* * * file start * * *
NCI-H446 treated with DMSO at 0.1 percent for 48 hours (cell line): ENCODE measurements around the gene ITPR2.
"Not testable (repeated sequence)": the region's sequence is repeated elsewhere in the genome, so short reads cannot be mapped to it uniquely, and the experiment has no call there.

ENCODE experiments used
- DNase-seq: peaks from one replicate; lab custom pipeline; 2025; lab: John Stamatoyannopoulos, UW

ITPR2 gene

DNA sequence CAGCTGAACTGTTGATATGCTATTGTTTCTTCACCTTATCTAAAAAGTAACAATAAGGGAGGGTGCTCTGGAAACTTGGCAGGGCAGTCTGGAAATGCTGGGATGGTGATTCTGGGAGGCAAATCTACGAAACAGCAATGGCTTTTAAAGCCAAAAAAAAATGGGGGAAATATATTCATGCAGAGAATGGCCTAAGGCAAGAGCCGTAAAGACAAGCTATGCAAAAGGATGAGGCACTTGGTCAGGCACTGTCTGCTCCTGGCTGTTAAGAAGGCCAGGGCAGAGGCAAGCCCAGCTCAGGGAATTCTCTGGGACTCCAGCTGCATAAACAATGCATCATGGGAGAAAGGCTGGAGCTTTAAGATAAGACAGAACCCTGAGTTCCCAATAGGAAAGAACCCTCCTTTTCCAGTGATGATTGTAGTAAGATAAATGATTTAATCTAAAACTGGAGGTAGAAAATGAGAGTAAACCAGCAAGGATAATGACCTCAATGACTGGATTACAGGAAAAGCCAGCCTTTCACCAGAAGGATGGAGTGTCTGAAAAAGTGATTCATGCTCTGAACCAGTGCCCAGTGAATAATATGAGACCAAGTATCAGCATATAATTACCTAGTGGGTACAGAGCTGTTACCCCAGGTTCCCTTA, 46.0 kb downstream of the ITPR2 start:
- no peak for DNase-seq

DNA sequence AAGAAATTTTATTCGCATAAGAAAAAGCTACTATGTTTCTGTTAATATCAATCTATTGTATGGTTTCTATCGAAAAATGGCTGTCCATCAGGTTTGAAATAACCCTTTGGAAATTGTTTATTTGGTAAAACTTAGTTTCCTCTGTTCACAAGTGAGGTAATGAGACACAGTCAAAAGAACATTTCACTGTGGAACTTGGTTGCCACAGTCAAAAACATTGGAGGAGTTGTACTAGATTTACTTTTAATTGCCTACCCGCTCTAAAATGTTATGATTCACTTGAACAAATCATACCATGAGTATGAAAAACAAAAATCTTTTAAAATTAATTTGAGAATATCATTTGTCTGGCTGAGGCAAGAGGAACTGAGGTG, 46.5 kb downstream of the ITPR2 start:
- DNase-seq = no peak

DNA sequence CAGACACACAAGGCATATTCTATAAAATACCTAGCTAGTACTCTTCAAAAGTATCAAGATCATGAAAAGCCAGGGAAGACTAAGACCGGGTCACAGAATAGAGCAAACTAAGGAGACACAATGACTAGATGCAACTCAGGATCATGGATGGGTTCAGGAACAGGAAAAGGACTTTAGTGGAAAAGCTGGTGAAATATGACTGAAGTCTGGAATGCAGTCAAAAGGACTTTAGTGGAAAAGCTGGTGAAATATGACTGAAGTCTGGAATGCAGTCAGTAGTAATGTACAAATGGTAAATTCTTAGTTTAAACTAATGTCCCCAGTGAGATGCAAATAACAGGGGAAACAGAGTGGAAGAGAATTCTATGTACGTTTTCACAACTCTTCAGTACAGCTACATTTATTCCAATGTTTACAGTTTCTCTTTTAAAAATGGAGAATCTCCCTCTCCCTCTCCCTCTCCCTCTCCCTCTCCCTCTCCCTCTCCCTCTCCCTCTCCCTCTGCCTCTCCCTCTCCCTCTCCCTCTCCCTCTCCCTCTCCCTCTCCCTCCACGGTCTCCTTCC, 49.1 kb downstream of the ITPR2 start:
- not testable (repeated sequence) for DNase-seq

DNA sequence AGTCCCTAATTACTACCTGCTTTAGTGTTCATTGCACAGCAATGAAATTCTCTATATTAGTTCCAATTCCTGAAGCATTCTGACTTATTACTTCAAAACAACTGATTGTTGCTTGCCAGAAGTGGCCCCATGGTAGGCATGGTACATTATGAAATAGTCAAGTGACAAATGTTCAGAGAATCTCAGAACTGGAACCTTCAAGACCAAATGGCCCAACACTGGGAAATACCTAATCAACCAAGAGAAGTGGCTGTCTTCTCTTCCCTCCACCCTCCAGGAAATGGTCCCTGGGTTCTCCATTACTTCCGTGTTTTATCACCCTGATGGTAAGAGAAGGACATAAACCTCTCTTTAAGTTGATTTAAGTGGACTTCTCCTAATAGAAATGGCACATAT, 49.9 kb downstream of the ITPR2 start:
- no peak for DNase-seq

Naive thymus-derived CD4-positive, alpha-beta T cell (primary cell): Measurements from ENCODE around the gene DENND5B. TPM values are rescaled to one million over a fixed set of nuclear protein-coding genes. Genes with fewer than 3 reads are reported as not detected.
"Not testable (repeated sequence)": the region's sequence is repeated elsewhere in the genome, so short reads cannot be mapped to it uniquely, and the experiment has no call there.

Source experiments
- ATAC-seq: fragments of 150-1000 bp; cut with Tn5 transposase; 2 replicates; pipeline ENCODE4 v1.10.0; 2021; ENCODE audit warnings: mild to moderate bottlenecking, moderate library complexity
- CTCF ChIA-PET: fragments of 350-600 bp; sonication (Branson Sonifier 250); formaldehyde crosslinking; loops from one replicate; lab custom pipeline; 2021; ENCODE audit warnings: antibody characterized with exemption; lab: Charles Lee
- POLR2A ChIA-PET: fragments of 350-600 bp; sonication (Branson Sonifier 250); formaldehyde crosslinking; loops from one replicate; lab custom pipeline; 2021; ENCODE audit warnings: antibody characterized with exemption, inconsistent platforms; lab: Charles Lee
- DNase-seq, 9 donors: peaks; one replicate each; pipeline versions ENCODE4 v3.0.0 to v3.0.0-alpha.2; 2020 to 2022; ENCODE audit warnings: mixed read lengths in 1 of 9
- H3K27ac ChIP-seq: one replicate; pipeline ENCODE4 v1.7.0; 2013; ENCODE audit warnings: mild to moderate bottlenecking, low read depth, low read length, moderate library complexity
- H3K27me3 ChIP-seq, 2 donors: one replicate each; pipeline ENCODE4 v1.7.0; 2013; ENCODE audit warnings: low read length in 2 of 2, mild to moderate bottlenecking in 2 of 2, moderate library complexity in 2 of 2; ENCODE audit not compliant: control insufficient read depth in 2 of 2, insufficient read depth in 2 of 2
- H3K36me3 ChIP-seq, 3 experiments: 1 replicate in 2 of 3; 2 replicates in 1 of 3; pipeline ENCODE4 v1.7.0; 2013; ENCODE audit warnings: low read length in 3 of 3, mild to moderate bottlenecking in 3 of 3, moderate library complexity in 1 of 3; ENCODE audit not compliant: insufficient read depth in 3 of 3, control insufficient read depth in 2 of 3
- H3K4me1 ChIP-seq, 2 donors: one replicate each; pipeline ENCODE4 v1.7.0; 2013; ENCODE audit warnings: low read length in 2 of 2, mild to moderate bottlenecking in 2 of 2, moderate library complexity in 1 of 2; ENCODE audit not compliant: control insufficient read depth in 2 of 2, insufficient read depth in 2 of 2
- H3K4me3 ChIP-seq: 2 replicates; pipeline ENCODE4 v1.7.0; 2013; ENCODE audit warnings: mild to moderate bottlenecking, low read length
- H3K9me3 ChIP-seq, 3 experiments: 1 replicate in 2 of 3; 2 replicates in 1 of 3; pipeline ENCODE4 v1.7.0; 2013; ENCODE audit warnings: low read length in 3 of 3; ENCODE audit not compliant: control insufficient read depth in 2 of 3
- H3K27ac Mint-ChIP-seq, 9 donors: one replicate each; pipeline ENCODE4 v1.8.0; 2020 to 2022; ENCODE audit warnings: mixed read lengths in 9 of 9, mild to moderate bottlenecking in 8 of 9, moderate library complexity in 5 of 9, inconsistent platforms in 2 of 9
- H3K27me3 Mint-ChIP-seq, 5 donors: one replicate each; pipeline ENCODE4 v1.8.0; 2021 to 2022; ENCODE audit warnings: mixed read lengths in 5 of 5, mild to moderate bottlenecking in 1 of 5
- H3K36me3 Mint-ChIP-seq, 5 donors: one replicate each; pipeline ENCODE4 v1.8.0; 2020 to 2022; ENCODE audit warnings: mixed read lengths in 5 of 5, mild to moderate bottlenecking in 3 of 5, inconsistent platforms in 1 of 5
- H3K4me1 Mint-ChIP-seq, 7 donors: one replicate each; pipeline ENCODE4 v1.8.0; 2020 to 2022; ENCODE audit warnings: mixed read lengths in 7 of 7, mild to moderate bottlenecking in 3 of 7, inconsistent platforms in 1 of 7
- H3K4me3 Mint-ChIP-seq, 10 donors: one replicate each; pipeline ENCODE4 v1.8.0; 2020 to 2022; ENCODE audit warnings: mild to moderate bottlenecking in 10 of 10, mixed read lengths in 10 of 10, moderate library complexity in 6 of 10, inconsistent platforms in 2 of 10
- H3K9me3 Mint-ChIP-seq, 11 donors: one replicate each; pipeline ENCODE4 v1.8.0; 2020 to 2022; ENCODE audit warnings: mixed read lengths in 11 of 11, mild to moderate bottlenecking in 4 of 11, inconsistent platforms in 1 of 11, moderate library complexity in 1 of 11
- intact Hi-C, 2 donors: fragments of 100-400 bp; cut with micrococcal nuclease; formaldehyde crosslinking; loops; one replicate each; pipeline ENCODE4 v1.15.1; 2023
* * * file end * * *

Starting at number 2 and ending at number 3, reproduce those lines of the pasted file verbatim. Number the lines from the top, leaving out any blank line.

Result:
"Not testable (repeated sequence)": the region's sequence is repeated elsewhere in the genome, so short reads cannot be mapped to it uniquely, and the experiment has no call there.

ENCODE experiments used